Investors who like that sensation of their stomach dropping away don’t need to board a roller coaster. They can just buy Tesla shares.
In December, the electric car maker closed at $414.70. By the end of yesterday, the stock was trading at $968.99, or up 114% for the year. Then today, shares plunged more than 17% to $734.70, their worst one-day drop since January 13, 2012, when the share price fell by 19.3%.
As of today’s close, Tesla ranks as the world’s Number 2 automaker by market cap. (Six months ago, it would have been fifth.) And out of a group of automakers, including VW, GM, Ford, Fiat Chrysler, Honda, Daimler, and BMW, Tesla had the lowest annual revenue for the more recently reported full year.
Most analysts are also cautious about the company. Out of 38 analyst ratings obtained from Bloomberg, 16 were negative, 16 neutral, and only 7 were classified as positive.
The company’s evangelists have had a very good 2020 thus far to be sure. But a developing competitive landscape—well-funded startups like Rivian and virtually every big car maker, including GM, Ford, and Volkswagen, are working on EV models—have naysayers believing there is little to no chance the company will earn enough to justify its sky-high share price, which on Tuesday was more than six times bigger than Toyota’s, the largest car maker in the world.
Tesla: present and future
While Tesla is considered an EV pioneer, it’s also an equities heavyweight. The company currently represents 1.1% of the entire value of the Nasdaq Composite Index, with only 11 companies—including Apple, Microsoft, Amazon, Facebook, and Intel—having a bigger influence. Its market cap is certainly outsized when compared to other automakers on such metrics as revenue and net income, as the chart below shows.
The bulls, however, believe it’s all about what’s to come. “We believe EV demand is inflecting globally and Tesla is leading the charge,” Dan Ives, managing director of equity research at Wedbush Securities, told Fortune in an email exchange. “The stock is reflecting the good news and much more in the future. Now it’s about continued execution for Musk and company.”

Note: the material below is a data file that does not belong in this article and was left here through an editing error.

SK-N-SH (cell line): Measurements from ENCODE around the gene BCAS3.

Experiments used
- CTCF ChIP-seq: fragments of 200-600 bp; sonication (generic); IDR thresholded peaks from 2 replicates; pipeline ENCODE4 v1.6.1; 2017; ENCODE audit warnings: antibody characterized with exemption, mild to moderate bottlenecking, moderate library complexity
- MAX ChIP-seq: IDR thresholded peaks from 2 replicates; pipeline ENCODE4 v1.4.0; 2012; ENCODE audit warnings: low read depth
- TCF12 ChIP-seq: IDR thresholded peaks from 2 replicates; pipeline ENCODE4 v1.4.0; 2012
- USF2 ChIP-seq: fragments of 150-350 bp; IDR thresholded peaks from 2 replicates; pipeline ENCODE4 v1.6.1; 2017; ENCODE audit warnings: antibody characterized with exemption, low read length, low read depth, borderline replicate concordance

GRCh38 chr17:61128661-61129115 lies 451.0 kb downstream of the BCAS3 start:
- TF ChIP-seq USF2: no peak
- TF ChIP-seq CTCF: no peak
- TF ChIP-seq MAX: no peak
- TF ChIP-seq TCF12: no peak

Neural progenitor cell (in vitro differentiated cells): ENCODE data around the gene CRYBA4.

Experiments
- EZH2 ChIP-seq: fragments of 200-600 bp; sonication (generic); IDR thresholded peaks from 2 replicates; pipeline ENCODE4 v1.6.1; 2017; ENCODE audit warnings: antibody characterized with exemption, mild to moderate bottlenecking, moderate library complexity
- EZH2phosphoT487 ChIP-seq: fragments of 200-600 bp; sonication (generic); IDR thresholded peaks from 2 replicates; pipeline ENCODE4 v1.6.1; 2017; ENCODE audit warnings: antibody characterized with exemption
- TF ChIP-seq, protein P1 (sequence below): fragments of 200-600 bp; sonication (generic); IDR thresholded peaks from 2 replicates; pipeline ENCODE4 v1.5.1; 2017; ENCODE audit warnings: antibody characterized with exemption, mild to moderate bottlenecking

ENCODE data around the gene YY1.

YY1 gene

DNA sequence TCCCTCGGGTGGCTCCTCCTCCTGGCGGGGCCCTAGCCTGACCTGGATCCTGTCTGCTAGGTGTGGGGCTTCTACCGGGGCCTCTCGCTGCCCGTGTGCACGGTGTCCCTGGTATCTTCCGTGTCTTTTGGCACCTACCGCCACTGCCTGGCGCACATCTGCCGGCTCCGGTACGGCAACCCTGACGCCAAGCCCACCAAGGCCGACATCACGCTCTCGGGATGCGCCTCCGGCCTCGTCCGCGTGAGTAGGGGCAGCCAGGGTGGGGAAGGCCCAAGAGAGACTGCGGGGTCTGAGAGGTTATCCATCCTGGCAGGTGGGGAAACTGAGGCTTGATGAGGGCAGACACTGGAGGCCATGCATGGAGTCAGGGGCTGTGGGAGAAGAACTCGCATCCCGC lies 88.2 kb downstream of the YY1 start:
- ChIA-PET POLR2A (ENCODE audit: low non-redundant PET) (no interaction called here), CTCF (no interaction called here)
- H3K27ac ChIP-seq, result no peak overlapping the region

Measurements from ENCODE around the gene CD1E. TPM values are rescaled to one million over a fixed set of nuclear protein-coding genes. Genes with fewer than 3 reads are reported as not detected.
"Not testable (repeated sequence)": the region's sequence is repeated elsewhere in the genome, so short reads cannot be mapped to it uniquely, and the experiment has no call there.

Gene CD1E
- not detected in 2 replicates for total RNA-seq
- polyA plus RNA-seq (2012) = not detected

Still, the climb of share prices over the last six months, at least before today, has been fearsome.
“Doubts about Tesla have been put to rest,” David Russell, vice president of market intelligence at TradeStation, wrote in a note to Fortune. “People who worried Elon Musk couldn’t deliver have been proven wrong and now they’re frantically playing catch-up. People should never forget that the stock market is forward looking. Investors price in years of growth before it actually takes place. Tesla moved like this back in 2013 and 2014, followed by half a decade of consolidation. Now it may be doing something similar.”
Forecasting the road ahead
Part of the market’s reaction can also be explained by the tension between the true believers—who think that Tesla is the company that will dominate all auto sales for the foreseeable future—and those who have shorted the stock, thinking that only hype has kept it afloat. Even the shorts can find themselves unintentionally pushing up the price in a rally because they have to buy additional shares to cover their positions.
Bill Selesky, senior research analyst at Argus Research, thinks that the run up has been a combination of all these factors. “It’s hard to tell which part has the most influence,” he told Fortune in an email exchange, “but I think more and more that the market is telling itself that EVs are a real part of the future and there’s no turning back.”
Brad Cornell, emeritus professor of finance at UCLA and managing director at global consulting firm BRG, had shorted 1,000 Tesla shares for a fund he runs, and lost some money in the process. He closed out most of his position, but still had 200 shares shorted.
“When this craziness started, we met and said we don’t understand this,” Cornell said. “We think it’s overvalued but we’re not going to risk out investors’ money.”
Cornell agrees that Tesla is currently the leader in the EV market, “but the competition is finally waking up,” he said. “My suspicion is they’re going to lose money in the quarter ended March and that’s going to cause a lot of problems.”
Cornell pointed to a valuation of Tesla done by a colleague of his: Aswath Damodaran, a professor of finance at NYU’s Stern School of Business. Damodaran initially estimated in June 2019 that within 10 years, the company would have $100 billion in annual revenue (that’s more than four times its 2019 sales) with a 10% pre-tax operating margin (last year, -2.7%), making a current value of a share worth $190. He bought at $180.
With shares closing just over $734 today, it was a great trade. But as with all things Tesla, you just never know what’s going to happen tomorrow.
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